EV: So, do you think that there is some correlation between how attuned someone is to smells in general (pretty and non pretty, in perfumes or in everyday life) and how much they're into perfumes?
LP: Definitely! I'd go further and say that people who are into smells are more sensuous on the whole. They embrace the sensations brought on to their senses by stimuli from other activities, such as cooking, gardening, pampering themselves with beautiful frabrics or even sex, and they're therefore more receptive to perfumes.
EV: This is what we have been empirically commenting on, online on the perfume fora, comparing notes, so to speak, on how many of us are into cooking, appreciating fashions on a tactile level, the arts etc. Now, please let us know about the procedure itself. And please define what constitutes the "atmospheric" family of essences you mentioned!
LP: I made up the term "atmospheric" for oils that have an effervescence to them, an unusual sparkle, such as those entering Isfarkand and Zizan. It's a fantasy term!
Seated at a bespoke testing table, trained staff take notes about the client’s likes and dislikes, favourite perfumes and other aromas. The customer is then invited to smell three raw ingredients from 7 different families. At this stage the client is only asked to say if they like the aroma or not, and not to try to relate the scent to a perfume they might wear. This segment takes all but 6 minutes, because we don't want to overload the client, but to bring out gut responses, letting personal taste be guided by the mind’s limitless scope to decipher the aromas around. When that's done, two or three Ormonde Jayne perfumes that may suit by summarizing the favoured oils are recommended. Again, the favoured perfumes are presented on a second collection of black and gold ceramic stones. The client will then choose the perfume they like best. Sometimes this could be two or three perfumes and the chosen perfume is finally sprayed onto the wrists.
We also take notes on other preferences, if they prefer to take baths or showers, if they like oil of cream consistency best, their habits, who served them at the shop, what they bought if they bought anything, alongside a telephone number. This is all filed in a personalised card so that it's always available to the client for reference. You'd be surprised at how many husbands walk through the door meaning to get their wife a gift and don't know what her favourite fragrance is! But also how many clients bought something, they need to replenish, but in the interim have forgotten the name!
EV: I assume they throw out the bottles? But tell me, why are ingredients presented on ceramic and not on blotters or sprayed in the air (under some form of tincture or dilution, naturally, when technically feasible)?
LP: Well, another reason behind the Perfume Portraits consultation was that we wanted to eliminate the congested atmosphere in our shops. We have 12 fragrances in our line now. For a client to go through them all it would be asphyxiating, not to mention very confusing, to spray each and every one of them in rapid succession. Have you noticed how when you enter a perfume hall you're greeted by the scented air hanging over from previous customers testing? Even in the first hours after opening. There are just too many perfumes around! I think people should just stop making more perfumes. Give it a rest for a while!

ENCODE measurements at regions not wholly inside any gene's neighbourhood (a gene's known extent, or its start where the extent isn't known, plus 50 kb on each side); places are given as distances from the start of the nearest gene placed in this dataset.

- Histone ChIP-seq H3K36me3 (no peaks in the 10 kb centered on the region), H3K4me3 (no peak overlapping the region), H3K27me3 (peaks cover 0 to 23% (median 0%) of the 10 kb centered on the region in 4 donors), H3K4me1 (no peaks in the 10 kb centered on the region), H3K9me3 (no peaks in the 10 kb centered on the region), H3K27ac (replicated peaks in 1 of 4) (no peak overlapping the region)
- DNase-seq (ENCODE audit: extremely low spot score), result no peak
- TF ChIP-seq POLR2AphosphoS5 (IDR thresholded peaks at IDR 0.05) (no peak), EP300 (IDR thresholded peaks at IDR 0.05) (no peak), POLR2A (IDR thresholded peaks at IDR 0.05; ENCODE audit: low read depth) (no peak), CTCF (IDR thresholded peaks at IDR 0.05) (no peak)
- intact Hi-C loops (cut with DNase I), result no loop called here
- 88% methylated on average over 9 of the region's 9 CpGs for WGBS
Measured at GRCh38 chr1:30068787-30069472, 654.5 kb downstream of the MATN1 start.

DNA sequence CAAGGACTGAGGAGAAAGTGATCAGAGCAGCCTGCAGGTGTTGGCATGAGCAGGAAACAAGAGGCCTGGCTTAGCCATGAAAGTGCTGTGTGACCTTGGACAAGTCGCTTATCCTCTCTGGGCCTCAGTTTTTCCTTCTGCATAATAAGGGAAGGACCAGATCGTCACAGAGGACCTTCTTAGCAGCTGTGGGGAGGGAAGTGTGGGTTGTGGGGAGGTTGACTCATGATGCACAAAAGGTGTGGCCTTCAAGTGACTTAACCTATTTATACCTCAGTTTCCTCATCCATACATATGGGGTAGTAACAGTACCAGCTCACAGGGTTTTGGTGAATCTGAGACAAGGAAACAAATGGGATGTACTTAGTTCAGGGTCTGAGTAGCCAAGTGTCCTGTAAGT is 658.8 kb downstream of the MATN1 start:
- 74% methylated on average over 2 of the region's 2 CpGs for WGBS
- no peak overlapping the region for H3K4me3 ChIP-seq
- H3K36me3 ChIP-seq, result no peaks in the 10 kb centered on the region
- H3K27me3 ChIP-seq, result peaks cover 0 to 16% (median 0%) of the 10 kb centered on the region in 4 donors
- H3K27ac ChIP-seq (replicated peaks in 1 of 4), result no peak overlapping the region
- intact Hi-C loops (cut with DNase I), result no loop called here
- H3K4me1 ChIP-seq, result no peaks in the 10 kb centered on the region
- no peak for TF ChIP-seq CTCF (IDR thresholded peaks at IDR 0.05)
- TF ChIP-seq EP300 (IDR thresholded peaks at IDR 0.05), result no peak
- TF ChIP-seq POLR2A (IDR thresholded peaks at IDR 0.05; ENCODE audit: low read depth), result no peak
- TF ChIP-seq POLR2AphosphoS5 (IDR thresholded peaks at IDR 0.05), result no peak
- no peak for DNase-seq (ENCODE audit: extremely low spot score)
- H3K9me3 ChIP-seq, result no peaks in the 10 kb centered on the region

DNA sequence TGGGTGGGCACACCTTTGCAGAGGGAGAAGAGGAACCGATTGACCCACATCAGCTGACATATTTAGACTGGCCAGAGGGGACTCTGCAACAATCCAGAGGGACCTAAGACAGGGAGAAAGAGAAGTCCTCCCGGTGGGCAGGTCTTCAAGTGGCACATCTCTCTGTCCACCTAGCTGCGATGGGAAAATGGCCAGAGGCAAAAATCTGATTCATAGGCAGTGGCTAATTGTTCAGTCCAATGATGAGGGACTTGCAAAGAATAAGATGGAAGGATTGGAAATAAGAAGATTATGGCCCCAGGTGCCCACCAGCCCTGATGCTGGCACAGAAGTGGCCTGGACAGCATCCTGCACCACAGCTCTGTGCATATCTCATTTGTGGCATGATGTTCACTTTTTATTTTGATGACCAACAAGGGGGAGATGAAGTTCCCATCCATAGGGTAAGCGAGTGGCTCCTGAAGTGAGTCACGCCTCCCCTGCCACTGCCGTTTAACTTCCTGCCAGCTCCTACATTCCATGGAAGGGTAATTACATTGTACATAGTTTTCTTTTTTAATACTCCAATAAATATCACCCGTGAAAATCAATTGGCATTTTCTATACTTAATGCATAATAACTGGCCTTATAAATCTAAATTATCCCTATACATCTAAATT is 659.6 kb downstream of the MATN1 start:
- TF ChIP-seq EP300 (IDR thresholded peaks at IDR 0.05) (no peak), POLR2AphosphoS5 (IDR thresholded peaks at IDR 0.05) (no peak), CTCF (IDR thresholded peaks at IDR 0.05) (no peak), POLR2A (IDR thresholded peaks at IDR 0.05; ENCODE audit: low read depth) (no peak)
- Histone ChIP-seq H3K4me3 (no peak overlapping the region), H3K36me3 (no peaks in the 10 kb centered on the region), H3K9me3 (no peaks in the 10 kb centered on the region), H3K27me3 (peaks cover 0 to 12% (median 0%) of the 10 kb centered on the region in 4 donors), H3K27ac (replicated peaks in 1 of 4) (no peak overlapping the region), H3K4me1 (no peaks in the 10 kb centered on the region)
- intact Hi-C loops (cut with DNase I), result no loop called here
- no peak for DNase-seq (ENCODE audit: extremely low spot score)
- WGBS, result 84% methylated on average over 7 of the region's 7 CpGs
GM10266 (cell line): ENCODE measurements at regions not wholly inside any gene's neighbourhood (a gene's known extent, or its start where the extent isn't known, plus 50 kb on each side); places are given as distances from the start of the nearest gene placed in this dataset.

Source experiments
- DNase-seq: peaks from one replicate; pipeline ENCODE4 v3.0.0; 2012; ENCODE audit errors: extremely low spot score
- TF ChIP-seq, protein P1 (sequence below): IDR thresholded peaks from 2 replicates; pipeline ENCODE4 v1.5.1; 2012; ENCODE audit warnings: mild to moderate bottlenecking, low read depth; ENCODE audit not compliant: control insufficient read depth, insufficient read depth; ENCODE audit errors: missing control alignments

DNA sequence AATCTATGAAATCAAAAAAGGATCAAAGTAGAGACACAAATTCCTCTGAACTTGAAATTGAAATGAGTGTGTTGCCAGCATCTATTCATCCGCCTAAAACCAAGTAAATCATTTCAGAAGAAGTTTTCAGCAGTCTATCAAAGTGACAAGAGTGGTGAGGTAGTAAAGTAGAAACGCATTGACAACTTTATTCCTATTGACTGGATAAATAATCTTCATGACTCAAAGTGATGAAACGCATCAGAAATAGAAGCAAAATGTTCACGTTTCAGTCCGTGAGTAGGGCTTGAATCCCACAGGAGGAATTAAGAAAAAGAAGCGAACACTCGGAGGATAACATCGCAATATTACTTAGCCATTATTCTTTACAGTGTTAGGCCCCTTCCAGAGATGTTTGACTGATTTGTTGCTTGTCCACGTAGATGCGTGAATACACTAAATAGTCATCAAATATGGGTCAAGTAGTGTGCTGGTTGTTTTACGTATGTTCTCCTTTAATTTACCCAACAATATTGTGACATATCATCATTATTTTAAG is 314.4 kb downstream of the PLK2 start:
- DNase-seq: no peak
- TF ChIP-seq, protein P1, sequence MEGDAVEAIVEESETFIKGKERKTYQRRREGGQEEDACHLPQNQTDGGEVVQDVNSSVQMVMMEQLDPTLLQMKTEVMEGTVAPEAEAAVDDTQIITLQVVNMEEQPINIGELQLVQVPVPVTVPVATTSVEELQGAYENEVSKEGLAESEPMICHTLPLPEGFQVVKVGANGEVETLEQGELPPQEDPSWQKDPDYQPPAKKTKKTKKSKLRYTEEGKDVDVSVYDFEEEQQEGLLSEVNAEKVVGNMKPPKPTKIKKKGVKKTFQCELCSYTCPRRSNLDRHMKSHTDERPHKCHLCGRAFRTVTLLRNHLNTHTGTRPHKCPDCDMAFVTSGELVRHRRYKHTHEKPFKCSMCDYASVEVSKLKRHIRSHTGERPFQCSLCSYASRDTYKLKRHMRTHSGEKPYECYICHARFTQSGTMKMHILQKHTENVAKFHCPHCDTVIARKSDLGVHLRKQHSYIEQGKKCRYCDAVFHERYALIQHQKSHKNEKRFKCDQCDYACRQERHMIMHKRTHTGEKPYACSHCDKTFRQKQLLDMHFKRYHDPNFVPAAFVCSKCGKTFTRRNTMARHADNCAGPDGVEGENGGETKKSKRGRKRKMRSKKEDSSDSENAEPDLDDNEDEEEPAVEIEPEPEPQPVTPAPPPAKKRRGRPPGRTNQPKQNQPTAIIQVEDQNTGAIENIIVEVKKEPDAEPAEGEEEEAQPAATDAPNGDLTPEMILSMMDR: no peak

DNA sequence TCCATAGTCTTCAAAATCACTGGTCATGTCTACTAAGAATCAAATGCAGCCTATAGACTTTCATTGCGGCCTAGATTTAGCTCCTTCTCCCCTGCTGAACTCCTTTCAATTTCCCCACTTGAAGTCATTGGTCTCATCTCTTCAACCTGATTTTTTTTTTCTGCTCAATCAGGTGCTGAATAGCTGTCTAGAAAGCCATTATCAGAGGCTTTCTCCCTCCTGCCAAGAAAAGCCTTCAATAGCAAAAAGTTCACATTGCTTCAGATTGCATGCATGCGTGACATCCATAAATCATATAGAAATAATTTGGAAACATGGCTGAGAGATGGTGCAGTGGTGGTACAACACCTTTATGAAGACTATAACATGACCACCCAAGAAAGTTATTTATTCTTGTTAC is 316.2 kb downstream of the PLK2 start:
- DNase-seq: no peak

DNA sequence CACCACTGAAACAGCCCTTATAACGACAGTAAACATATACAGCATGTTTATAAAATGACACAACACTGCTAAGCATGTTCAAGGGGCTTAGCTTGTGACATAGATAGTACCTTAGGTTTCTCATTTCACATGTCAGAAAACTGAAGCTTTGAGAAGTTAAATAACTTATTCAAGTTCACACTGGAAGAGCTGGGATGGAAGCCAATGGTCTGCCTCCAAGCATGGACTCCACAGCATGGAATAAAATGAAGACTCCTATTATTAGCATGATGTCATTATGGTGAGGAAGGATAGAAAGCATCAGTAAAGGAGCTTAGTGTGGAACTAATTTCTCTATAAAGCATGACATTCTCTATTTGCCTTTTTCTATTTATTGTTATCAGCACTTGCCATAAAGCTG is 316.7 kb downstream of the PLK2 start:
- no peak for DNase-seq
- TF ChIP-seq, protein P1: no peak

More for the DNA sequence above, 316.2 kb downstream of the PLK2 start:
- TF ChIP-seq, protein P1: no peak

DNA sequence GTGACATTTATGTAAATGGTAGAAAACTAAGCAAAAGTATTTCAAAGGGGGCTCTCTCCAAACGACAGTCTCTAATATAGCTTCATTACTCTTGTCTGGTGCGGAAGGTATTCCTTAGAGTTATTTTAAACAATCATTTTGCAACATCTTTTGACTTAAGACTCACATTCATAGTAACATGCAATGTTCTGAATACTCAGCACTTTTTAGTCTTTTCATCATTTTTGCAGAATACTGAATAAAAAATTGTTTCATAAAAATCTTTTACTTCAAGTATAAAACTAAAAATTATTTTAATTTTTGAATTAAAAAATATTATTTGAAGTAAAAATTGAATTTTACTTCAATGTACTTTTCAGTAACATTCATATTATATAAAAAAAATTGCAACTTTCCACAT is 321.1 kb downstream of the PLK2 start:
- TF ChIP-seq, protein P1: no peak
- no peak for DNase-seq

EV: "People should stop making more perfumes": Now, there's a quote! Especially coming from someone in the business who has a lucrative brand. Linda, explain yourself, darling!
LP: There are just too many perfumes overall. Pressure to issue new things all the time, at least in the mainstream sector. At Ormonde Jayne, which is a thoughourly niche brand, we're free to operate at the beat of our own drum. Why rush to bring out a new one? There's no reason to!
EV: But aren't you interested in taking advantage of the new techniques and materials which as they emerge dictate trends? I'm thinking about the many magnolia-focused fragrances we've seen, or the resurgence of tuberose recently in so many niche releases, accountable to new supplies and methods of rendering.
LP: I'm not bound by trends! I'm simply not interested in trends! Of course it's natural that "trends" are formed through the options of new suppliers or new techniques of extraction of oils which de facto interests perfumers. But that doesn't mean one has to have a new fragrance out because of that. Magnolia, which incidentally is a favorite flower and note of mine, is already highlighted in our fragrances. I just don't see the need...
To be continued...
In Part 2 Linda Pilkington talks about the market and some intriguing little-known facts about luxury clients vs. mainstream clients, her plans for Ormonde Jayne for the future both in the UK and in the US, and the surprising & scary power of the Internet.
Paintings by Joël Rougié "Les Demoiselles aux Fleurs Jaunes" and "Les Ballerines"